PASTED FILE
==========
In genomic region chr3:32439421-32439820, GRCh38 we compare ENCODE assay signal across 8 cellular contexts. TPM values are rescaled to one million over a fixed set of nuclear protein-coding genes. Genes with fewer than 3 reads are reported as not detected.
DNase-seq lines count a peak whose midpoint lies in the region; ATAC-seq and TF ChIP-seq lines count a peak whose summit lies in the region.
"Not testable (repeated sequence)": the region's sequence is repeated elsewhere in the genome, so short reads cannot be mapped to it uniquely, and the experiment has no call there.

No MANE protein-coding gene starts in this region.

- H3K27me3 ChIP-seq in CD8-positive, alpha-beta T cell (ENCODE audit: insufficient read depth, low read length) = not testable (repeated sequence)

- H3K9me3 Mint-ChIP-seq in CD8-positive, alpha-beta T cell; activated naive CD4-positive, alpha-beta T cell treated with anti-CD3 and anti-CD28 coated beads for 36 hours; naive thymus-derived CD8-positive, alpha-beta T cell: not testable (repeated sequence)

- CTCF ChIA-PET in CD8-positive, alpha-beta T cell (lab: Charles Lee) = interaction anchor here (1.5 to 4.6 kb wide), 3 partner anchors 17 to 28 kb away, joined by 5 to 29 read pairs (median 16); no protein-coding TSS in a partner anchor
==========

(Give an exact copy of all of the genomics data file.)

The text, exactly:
In genomic region chr3:32439421-32439820, GRCh38 we compare ENCODE assay signal across 8 cellular contexts. TPM values are rescaled to one million over a fixed set of nuclear protein-coding genes. Genes with fewer than 3 reads are reported as not detected.
DNase-seq lines count a peak whose midpoint lies in the region; ATAC-seq and TF ChIP-seq lines count a peak whose summit lies in the region.
"Not testable (repeated sequence)": the region's sequence is repeated elsewhere in the genome, so short reads cannot be mapped to it uniquely, and the experiment has no call there.

No MANE protein-coding gene starts in this region.

- H3K27me3 ChIP-seq in CD8-positive, alpha-beta T cell (ENCODE audit: insufficient read depth, low read length) = not testable (repeated sequence)

- H3K9me3 Mint-ChIP-seq in CD8-positive, alpha-beta T cell; activated naive CD4-positive, alpha-beta T cell treated with anti-CD3 and anti-CD28 coated beads for 36 hours; naive thymus-derived CD8-positive, alpha-beta T cell: not testable (repeated sequence)

- CTCF ChIA-PET in CD8-positive, alpha-beta T cell (lab: Charles Lee) = interaction anchor here (1.5 to 4.6 kb wide), 3 partner anchors 17 to 28 kb away, joined by 5 to 29 read pairs (median 16); no protein-coding TSS in a partner anchor